— The Economist • Xenophon

... can care much whether we did or didn't," retorted Vixen, shrouding her personality in a vague plural. "If you had cared you would have been with us. Sultan," meaning the chestnut "must have felt cruelly humiliated by being ...
— Vixen, Volume I. • M. E. Braddon

... mentionin'," said Maudie with growing irritation, "why you're makin' yourself so busy about my friends?" (Only strong resentment could have induced the plural.) ...
— The Magnetic North • Elizabeth Robins (C. E. Raimond)

... own forgiving, not a word of endearment; and we suspect the word madam had, when written, more blame in it than it now retains—and how do the words "my daughter Sophy and I" cut off the forlorn one from the family!—and the plural "persons" avoiding the individuality, the personality of her daughter was another deep cut into the very flesh of the lost one's heart. Now then comes the reproof, and the good man shines in the glory of goodness and ...
— Blackwood's Edinburgh Magazine, No. CCCXXXII. - June, 1843.,Vol. LIII. • Various

... and thumped and worked as you did clay, to get into a properly plastic condition of receptivity, so that the jokes, the songs, the dances, even the spindling little shafts of romance that you shot out into it, could be felt to dig in and take hold. It never occurred to her to think of it with a plural pronoun; it was "it" simply, an inchoate monster, which was, as the show progressed, delightfully loosening up, becoming good-humored, undiscriminating, stupidly infatuate; laughing at things no human being would consider funny, approving with a percussive ...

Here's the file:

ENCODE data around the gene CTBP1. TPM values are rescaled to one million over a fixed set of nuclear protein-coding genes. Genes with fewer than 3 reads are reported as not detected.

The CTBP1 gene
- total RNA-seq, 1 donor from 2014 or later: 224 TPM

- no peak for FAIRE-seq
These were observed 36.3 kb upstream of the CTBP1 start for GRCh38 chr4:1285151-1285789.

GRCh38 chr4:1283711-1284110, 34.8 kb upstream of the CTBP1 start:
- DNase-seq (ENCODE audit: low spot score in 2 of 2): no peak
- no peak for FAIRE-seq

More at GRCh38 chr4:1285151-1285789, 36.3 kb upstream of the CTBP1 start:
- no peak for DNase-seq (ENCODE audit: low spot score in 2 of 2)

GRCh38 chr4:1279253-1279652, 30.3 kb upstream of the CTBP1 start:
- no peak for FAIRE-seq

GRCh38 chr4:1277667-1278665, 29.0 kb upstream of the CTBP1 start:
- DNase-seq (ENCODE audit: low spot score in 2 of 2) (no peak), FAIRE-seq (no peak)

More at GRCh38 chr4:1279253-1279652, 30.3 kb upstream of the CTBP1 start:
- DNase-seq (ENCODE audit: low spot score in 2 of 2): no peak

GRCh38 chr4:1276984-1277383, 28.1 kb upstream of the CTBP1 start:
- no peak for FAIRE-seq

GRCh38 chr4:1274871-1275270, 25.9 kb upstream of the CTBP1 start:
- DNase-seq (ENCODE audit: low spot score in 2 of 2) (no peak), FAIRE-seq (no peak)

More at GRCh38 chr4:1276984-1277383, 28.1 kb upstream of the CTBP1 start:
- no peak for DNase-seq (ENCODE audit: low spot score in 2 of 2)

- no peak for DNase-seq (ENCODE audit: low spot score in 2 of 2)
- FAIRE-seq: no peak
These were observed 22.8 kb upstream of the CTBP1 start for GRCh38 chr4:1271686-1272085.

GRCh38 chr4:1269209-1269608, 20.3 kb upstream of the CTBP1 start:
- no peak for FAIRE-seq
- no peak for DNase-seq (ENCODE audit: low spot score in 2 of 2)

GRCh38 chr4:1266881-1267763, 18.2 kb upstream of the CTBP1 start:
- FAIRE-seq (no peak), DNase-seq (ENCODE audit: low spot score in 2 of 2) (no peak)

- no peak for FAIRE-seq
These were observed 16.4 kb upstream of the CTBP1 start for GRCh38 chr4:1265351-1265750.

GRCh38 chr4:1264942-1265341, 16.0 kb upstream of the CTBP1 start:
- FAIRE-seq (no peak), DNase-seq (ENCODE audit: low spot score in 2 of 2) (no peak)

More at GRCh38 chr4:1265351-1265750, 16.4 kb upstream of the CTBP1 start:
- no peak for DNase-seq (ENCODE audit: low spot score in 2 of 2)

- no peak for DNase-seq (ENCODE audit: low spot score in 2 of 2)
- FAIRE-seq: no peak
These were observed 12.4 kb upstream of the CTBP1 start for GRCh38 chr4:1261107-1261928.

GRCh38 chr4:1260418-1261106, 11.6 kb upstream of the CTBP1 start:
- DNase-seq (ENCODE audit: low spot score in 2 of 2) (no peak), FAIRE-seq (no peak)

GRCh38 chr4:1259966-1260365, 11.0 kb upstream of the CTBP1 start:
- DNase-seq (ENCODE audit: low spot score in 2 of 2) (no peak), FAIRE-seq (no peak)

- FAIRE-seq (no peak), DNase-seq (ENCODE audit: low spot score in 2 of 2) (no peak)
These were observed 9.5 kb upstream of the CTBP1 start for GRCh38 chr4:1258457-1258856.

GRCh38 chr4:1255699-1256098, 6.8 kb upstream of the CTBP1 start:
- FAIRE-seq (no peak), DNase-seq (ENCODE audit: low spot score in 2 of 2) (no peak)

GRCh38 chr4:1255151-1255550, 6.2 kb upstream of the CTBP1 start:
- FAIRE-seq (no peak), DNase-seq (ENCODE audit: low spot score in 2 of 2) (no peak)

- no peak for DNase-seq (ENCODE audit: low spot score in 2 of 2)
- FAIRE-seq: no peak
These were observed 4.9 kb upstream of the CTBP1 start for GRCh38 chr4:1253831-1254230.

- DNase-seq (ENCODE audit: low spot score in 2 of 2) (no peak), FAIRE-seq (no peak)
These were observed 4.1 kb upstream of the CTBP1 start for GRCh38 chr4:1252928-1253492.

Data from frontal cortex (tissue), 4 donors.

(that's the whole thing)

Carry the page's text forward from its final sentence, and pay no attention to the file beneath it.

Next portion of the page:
— The Real Adventure • Henry Kitchell Webster

... upon that rationalistic temper to which I have opposed the temper of pragmatism. Pragmatism is uncomfortable away from facts. Rationalism is comfortable only in the presence of abstractions. This pragmatist talk about truths in the plural, about their utility and satisfactoriness, about the success with which they 'work,' etc., suggests to the typical intellectualist mind a sort of coarse lame second-rate makeshift article of truth. Such truths are not real truth. Such tests are merely subjective. As against ...
— Pragmatism - A New Name for Some Old Ways of Thinking • William James

... is at the end of a line, a short vowel counts either as long or is dropped according to the exigencies of the metre. In the Hashw the u or i of the pronominal affix for the third person sing., masc., and the final u of the enlarged pronominal plural forms, humu and kumu, may be either short or long, according to the same exigencies. The end-vowel of the pronoun of the first person ana, I, is generally read short, although it is written ...
— The Book of the Thousand Nights and a Night, Volume 10 • Richard F. Burton

... of our families are the best citizens of the Republic. Wife and children are the sources of patriotism, and conjugal and parental affection beget devotion to the country. The man who, undefiled with plural marriage, is surrounded in his single home with his wife and children has a stake in the country which inspires him with respect for its laws and courage for ...
— A Compilation of the Messages and Papers of the Presidents - Section 3 (of 3) of Volume 8: Grover Cleveland, First Term. • Grover Cleveland

... "swans" in the plural. The scene when I saw it, with its still and dim lake, under the dusky hills, was one of utter loneliness: there was one swan, and one only, stemming the water, and the pathetic loneliness of the region gave importance to the one companion of that swan, its own white ...
— The Prose Works of William Wordsworth • William Wordsworth

... and allowed the two to pass on. Waring had gazed within, meanwhile, and discovered the plural wives, more or less good-looking, generally less; they did not seem unhappy, however, not so much as many a single one he had met in more luxurious homes, and he said to himself, 'Women of the lower class are much better ...
— Castle Nowhere • Constance Fenimore Woolson